One of the original engine mounts had torn and the pic below shows the mount and also you can see where the exhaust has worn from rubbing on the chassis at some point. It's painted over now so that is why it doesn't look so bad.
A milestone has been reached. Spent the day jiggling around with the engine mounts, fitting fuel line, brake lines, propshaft, gearbox mounts and also replaced the nearside fresh air vent pipework while the body was still off the chassis. Late afternoon the body was lifted on to the chassis with help from my neighbours and friends. A big thanks to Rodney, Trevor, Mike, Colin, Tim, Lou and Chilly. Fitting the body with 6 people was so much easier than removing it with 4 men lifting.
It seems like a slow few days. Drilled the holes for the tub mounting bolts in the chassis plates on the front outriggers. When I dismantled the car I broke the bolt in the rear outer tub mount next to the seatbelt mount because it was corroded and solid and it just snapped. Sourced some replacement stainless 12mm bolts but have just realised that most of the tub mounting bolts are 10mm. Having to use steel bolts for these.
The handbrake lever has been fitted and the clutch slave cylinder rebuilt and fitted. Also fitted a new thermostat so the list of jobs is reducing albeit slowly.
A reasonably productive day. Fitted the replacement brake servo and master cylinder to replace a unit that was badly corroded. Took some getting off because of the sealant between the servo and the bodywork but a pallet knife pushed into the join and then clouted with a hammer shifted it. Fitted the front brake pipes and removed a siezed caliper bleed nipple. The nipple was damaged and had no flats to grip so a hole was drilled into a piece of steel and this was placed over the nipple. A quick buzz with the MIG welder and it was then easy to unscrew.
Filled and bled the clutch system and for the first time there is now resistance all the way down the pedal stroke. Before there only resistance at the end of the stroke.
The fuel tank cradle was next on the list. Seeing as I'm going to be unemployed at the end of June I'm not taking any holiday in order to accrue as much money as possible. Therefore I'm not able to pop to the steel stockholder so decided to patch up the cradle. This is the cradle before the repair.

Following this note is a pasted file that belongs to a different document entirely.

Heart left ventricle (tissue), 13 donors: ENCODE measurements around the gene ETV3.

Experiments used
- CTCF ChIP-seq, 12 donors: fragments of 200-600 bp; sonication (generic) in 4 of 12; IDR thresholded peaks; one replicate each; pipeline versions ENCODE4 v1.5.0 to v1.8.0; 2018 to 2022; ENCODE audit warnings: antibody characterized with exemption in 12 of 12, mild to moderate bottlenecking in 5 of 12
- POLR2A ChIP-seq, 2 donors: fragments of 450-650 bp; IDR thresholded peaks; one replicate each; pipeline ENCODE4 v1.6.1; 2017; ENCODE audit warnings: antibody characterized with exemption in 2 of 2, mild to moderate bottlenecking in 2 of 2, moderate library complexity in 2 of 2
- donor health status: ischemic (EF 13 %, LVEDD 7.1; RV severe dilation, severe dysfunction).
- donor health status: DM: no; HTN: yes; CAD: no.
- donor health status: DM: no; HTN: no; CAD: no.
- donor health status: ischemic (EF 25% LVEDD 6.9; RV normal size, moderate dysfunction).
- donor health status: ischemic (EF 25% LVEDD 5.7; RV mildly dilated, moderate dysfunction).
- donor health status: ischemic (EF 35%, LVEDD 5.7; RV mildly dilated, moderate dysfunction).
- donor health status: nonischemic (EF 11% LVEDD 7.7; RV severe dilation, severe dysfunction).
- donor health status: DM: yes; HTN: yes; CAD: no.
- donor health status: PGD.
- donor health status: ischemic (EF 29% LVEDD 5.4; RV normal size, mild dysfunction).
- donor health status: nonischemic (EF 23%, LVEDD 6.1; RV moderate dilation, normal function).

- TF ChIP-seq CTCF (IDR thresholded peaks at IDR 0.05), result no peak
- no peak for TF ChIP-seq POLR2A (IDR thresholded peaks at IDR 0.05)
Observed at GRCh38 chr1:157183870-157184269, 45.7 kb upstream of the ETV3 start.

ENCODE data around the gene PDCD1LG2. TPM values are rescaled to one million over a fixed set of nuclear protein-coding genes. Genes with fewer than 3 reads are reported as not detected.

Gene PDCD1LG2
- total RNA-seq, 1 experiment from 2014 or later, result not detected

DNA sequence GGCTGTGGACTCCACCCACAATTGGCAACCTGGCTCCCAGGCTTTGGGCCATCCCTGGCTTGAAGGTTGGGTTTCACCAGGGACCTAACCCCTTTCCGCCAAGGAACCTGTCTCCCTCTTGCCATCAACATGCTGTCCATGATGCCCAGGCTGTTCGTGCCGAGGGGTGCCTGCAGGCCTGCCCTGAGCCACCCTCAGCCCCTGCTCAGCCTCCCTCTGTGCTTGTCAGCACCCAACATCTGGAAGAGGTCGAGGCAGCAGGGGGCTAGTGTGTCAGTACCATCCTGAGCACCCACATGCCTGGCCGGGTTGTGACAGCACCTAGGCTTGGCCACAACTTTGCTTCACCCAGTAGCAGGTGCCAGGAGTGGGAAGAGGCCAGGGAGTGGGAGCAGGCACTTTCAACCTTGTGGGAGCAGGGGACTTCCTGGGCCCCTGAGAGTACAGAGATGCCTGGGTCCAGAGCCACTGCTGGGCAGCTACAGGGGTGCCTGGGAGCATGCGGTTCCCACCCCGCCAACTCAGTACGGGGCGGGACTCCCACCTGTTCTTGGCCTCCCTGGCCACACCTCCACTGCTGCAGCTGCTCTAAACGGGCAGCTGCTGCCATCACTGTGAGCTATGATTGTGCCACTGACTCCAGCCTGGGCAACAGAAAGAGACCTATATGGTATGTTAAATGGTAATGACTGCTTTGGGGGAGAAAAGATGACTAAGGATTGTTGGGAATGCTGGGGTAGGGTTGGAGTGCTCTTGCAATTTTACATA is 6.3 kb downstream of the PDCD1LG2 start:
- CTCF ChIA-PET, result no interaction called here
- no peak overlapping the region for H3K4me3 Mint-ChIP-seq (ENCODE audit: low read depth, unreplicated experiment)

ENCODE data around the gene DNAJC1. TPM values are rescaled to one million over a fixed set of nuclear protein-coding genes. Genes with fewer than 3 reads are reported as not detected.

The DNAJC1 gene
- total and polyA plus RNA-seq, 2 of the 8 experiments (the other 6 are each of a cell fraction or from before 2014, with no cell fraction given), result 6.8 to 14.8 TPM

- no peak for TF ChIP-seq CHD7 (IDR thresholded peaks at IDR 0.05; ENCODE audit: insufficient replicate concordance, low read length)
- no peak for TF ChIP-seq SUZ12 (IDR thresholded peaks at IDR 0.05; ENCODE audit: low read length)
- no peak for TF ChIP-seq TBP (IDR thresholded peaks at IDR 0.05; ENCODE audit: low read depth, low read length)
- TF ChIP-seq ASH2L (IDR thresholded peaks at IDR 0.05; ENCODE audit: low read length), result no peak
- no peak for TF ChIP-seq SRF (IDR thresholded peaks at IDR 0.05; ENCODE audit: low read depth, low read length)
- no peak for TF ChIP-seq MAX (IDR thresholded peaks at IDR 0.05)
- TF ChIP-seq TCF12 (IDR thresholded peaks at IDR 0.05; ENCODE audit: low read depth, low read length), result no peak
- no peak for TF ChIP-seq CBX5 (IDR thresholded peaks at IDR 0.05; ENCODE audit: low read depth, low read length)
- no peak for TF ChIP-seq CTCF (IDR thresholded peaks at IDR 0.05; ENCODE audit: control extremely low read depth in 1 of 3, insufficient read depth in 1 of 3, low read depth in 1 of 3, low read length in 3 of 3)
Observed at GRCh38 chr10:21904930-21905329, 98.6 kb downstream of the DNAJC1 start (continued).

During my summer off I'll make a new cradle.
There was some racing at Snetterton yesterday so all I managed to do was give the fuel tank cradle and battery tray a quick lick of paint.
Fitted the swirlpot and connected that up. The main hose from the swirlpot to the block was replaced because the existing one had a groove worn most of the way through. For reference the part number is QH RH1888. To stop the alternator belt from making contact with the hose again I've fitted a small bracket to the alternator. The idea being that should the belt flap around again the bracket will restrict the movement.
It only took a day to rip the car apart but putting it back together is a different matter. Over the last few days I've fitted the battery tray and battery, all the engine wiring is connected, reverse switch located (I put it in that place called Somewhere Safe...damned if I could find it) and fitted. The distributor cap had a budged screw and when I removed it the central carbon contact fell out. A replacement Lucas item cost a rather surprising £18 but it is a while since I played with a car with a dizzy. An attempt to fit it explained why there was a bodged screw - one of the screw holes hadn't been tapped so the bodge was to use a thinner nut and bolt. Because of the location of the hole that needed threading I needed a long tap. None of my regular taps were the right thread and then I remembered that I had a " long tap and it turned out to be a 2BA thread - just what I needed. Tapped the thread and the dizzy fits a treat.
The speedo sensor in the gearbox was leaking oil so this was removed at the second attempt. It is just a push fit into the recess but someone had applied some sealant to it in an attempt to cure and oil leak. Took a lot of prising to get it out and the oil leak is around the cables anyway. Attempted a repair using resin so will see if that works.
Had a look at the fuel tank sender after reading this article and it looked ok. Had a play with using a multimeter and found that moving one of the spade contacts made it work. The solder from the spade connector to the PCB looked very grey and from my experience it looked like a dry joint. Removed the solder and applied fresh and according to the meter all is ok. This pic shows the resoldered connector. Hopefully that is about £40 saved for the time being.
Arrived home to find that the postie had delivered a rear diff mount - another ebay bargain at £7 delivered. Painted the diff mount, fuel tank and rad surround. Bled the brakes brakes using a Gunsons Easybleed system which made short work of priming the system. Yet to see if it is completely air free though. Later in the day I fitted the rad and connected up the cooling system. Doesn't seem much was achieved in the hours spent but it all counts.